I bought a 20-ounce bottle of aloe vera this summer, which might end up a better investment than the summer school courses I enrolled in.
Recently, the American Society for Microbiology presented research that a type of bacteria found naturally in soil might increase brain functioning and reduce anxiety in mice. Mice fed mycobacterium vaccae navigated a maze twice as fast as a control group, and they continued to perform better for days after their last encounter with the bacteria.
Basically, the conclusion is that eating dirt, or even just breathing it, could help you perform better than the common mouse.
Scientist that I am, I decided to perform my own experiment. It was really complicated and precise, but I'll try to explain: I played two games on sporcle.com every day and recorded the scores. The first day was my control day, where I did nothing but play the games. On the second day, I ran on a treadmill indoors. On the third day, I sat around lazily. On the fourth day, I walked around outside, sucking up lots of dirt, and on the fifth day, I again sat around lazily.
The goal was to determine if I would score better on the day I walked outside and after than the days I sat around or exercised indoors. I came to two conclusions:
1. I am terrible at games on sporcle.com. Like, really awful. It's shameful. I couldn't name all five Great Lakes, and I grew up swimming in one of them. However, I did go 1-for-1 in a second on the "Things Meat Loaf Won't Do For Love" game.
2. I am equally terrible no matter how much dirt I breathe.
I don't really know how this experiment didn't result in ground-breaking discoveries, but it might have something to do with a total disregard for the scientific method. Because I put more trust in science than my anecdotal evidence, I'll work on the assumption that the dirt can make you smarter.
When not in the Missourian newsroom, I spend a lot of time outdoors for Venture Out, my other job. Venture Out is an experiential education organization at MU. We specialize in adventure recreation — playing games outside, climbing tall things and then talking about our feelings.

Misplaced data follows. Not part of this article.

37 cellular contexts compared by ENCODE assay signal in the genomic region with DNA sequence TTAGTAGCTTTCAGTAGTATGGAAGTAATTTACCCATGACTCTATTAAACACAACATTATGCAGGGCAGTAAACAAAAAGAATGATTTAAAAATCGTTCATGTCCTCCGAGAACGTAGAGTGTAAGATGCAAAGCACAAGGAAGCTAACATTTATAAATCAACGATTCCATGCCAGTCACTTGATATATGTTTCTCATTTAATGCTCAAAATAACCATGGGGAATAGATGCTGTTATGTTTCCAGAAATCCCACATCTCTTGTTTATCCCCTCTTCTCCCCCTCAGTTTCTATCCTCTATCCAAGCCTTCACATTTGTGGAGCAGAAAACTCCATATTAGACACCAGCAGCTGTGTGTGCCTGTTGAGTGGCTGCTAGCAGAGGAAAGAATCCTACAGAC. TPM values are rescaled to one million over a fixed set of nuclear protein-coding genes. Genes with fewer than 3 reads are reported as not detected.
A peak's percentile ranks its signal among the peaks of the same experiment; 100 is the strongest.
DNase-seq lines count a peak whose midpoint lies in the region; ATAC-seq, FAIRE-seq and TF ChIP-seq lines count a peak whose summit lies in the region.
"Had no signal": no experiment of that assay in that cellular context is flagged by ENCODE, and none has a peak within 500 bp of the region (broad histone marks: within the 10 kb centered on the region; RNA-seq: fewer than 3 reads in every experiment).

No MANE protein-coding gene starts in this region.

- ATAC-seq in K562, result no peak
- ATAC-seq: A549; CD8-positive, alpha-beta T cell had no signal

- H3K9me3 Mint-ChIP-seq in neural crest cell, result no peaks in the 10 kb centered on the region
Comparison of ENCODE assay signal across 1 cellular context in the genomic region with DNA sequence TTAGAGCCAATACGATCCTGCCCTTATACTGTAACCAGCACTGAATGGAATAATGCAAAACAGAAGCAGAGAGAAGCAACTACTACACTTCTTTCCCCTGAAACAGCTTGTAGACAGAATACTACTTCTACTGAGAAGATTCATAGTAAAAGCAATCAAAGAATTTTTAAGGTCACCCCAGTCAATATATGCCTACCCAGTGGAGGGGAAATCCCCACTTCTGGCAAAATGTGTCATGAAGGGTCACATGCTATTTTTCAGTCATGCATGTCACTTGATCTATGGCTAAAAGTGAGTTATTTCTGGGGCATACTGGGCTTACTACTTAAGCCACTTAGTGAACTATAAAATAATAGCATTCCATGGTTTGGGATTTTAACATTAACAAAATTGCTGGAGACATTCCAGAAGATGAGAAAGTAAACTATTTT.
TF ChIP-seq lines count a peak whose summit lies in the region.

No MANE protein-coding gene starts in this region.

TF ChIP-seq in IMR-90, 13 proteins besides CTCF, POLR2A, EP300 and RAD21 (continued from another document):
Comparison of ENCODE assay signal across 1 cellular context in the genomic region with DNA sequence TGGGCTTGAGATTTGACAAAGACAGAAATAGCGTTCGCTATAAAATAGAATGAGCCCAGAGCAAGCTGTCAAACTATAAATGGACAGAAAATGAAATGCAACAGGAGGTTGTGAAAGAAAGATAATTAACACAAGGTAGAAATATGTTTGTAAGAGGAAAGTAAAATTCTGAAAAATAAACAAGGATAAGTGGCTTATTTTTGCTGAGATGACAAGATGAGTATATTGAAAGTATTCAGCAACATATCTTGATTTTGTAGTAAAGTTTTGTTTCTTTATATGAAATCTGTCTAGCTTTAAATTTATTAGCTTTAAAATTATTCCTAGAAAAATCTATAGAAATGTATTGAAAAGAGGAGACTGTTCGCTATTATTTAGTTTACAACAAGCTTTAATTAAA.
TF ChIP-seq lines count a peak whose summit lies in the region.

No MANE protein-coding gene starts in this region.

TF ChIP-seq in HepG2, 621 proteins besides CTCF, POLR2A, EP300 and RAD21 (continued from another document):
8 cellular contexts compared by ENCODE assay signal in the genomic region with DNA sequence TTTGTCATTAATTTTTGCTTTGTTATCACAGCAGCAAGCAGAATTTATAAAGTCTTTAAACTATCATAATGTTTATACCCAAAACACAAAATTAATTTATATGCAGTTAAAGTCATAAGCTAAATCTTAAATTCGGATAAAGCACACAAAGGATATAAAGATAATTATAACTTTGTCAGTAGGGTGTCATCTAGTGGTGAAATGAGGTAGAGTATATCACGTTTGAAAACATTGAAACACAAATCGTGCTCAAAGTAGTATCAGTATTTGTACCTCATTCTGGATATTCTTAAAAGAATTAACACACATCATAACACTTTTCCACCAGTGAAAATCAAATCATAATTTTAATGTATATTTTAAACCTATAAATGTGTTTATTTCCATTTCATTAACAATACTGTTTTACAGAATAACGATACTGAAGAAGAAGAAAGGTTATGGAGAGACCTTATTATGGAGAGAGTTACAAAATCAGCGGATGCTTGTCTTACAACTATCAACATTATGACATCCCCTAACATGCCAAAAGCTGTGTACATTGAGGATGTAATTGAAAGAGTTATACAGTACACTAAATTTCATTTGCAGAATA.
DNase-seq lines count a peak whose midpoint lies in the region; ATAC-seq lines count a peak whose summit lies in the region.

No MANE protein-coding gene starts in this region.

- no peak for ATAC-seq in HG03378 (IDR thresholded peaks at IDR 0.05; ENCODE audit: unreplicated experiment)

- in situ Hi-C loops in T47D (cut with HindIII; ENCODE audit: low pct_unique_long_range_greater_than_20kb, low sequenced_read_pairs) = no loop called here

After a couple hours working the Alpine Tower, I scrape off layers of dirt and aluminum stuck to melting sunscreen from my skin before walking inside my apartment. My face has taken on a permanently ruddy complexion somewhere between tan and sunburned. My arms resemble a shirt I had in middle school that was dyed to be dark red at the bottom and gradually fade to pink at the top. If I bathed in dirt, I might feel cleaner, yet I can't say I usually feel smarter.
When you escape the tyranny of air conditioning, there's a lot to be said for a sweat-soaked summer, though every time I walk outside, I feel like I'm walking through someone's mouth. It's like the Wii Fit but real. Columbia has tons of outdoor recreation space for you to actually golf, play tennis, run, jump, swim, skin your knees or spit. The sun provides vitamins D and K, and with a tanning bed tax, it might be more cost-effective to get skin cancer the old-fashioned way. You get dirt under your nails, and now, it might help you pass your next exam.
Not to say I haven't watched two seasons of 30 Rock, almost three hours of the hot mess that was Sex and the City 2 and promoted naps to hobby status this summer. Some days, I've only walked outside to retrieve the next Netflix movie out of my mailbox.
I appreciate the benefits of sleeping all day and drinking lemonade on the porch, even if the lack of dirt is doing nothing to make me smarter; however, Columbia has even more parks than colleges, and most of the time, the tuition is cheaper.
So maybe mud pies are the nutritious snack you tried to convince your mother they were — I mean, if you're going to trust the American Society of Microbiology over my online trivia games scores.
Molly Harbarger is an assistant city editor for the Missourian. She endorses the use of sunscreen SPF 30.